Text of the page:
I suspect we're all guilty of it to some degree.

Take injuries, for example. Now, it's true that injuries are "part of the game," a routine, unsurprising element of the sport. But on a site such as this, when we discuss injuries (as we frequently do), it's virtually always within the context of either (a) what issues this or that injury, or injury risk, presents to a given team, or (b) how the injury-proneness of this or that player inhibits his value/clouds his future.

But what we virtually never address is the fact that injuries, even "minor" injuries, you know, HURT. There is pain involved, big time. Ever pull a hamstring, or sprain an ankle? It hurts like a sonuvabitch, doesn't it. And even in a relatively easygoing sport such as baseball, just about every player can expect to sustain some manner of injury in every season, and once in a while the injuries aren't minor, they're significant, requiring hospitalization, surgery and long-term rehabilitation.

Injuries suck very hard for baseball players. It's just one of the aspects of being a professional ballplayer that makes it a much, much more stressful job than most of us office-toilers ever have to deal with.
   14. Home Run Teal & Black Black Black Gone! Posted: April 26, 2011 at 10:26 PM (#3809655)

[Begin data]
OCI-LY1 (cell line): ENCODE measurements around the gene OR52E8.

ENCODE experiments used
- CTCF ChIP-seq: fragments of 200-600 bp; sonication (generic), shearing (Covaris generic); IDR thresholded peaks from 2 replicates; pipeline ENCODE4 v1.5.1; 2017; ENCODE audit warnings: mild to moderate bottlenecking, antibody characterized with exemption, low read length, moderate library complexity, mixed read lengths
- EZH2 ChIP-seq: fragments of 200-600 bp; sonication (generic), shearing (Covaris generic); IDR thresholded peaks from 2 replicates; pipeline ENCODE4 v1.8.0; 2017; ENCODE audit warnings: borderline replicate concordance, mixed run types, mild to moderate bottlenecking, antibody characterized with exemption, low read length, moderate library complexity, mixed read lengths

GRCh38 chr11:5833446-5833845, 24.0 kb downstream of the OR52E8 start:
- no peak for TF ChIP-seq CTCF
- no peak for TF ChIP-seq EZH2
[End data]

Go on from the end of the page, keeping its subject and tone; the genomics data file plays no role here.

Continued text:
Oh, I dunno. I've been working sixteen hour days the past two weeks. I wish a had a big green field to run in as part of that.

EDIT: Now all cuteness aside, I do agree that there's a level of stress in relying solely on your body for your livelihood. These guys are way more likely to have a career-threatening injury than I am.

But still, being said, they play baseball. Which is awesome, but its not heroic.
   15. Steve Treder Posted: April 26, 2011 at 10:35 PM (#3809662)
But still, being said, they play baseball. Which is awesome, but its not heroic.

Yeah, but the issue isn't that it's heroic. It's that it's hard work. We say that they "play" baseball, that it's a "game," but for the pro ballplayer that's nonsense. They "work" baseball, because it's a job.
   16. Home Run Teal & Black Black Black Gone! Posted: April 26, 2011 at 10:38 PM (#3809668)
Still. Go to New Orleans. Hit AAA pitchers. Drink bourbon.
   17. LionoftheSenate Posted: April 26, 2011 at 10:43 PM (#3809672)
I know from experience that a solid 1/3 of minor league ball players are evangelical Christians...if not more. I have to think the relative isolation, daily stress and testing of your faith that you can make it to the top is a big part of this.....that and of course half of minor league baseball or more is in the south.
   18. Steve Treder Posted: April 26, 2011 at 10:47 PM (#3809675)
Still. Go to New Orleans. Hit AAA pitchers. Drink bourbon.

And be separated for the next several months from your wife, and your two children, the oldest of whom is two.
   19. Traderdave Posted: April 26, 2011 at 10:50 PM (#3809680)
17

What is your experience that gives this knowledge? Not doubting, just curious.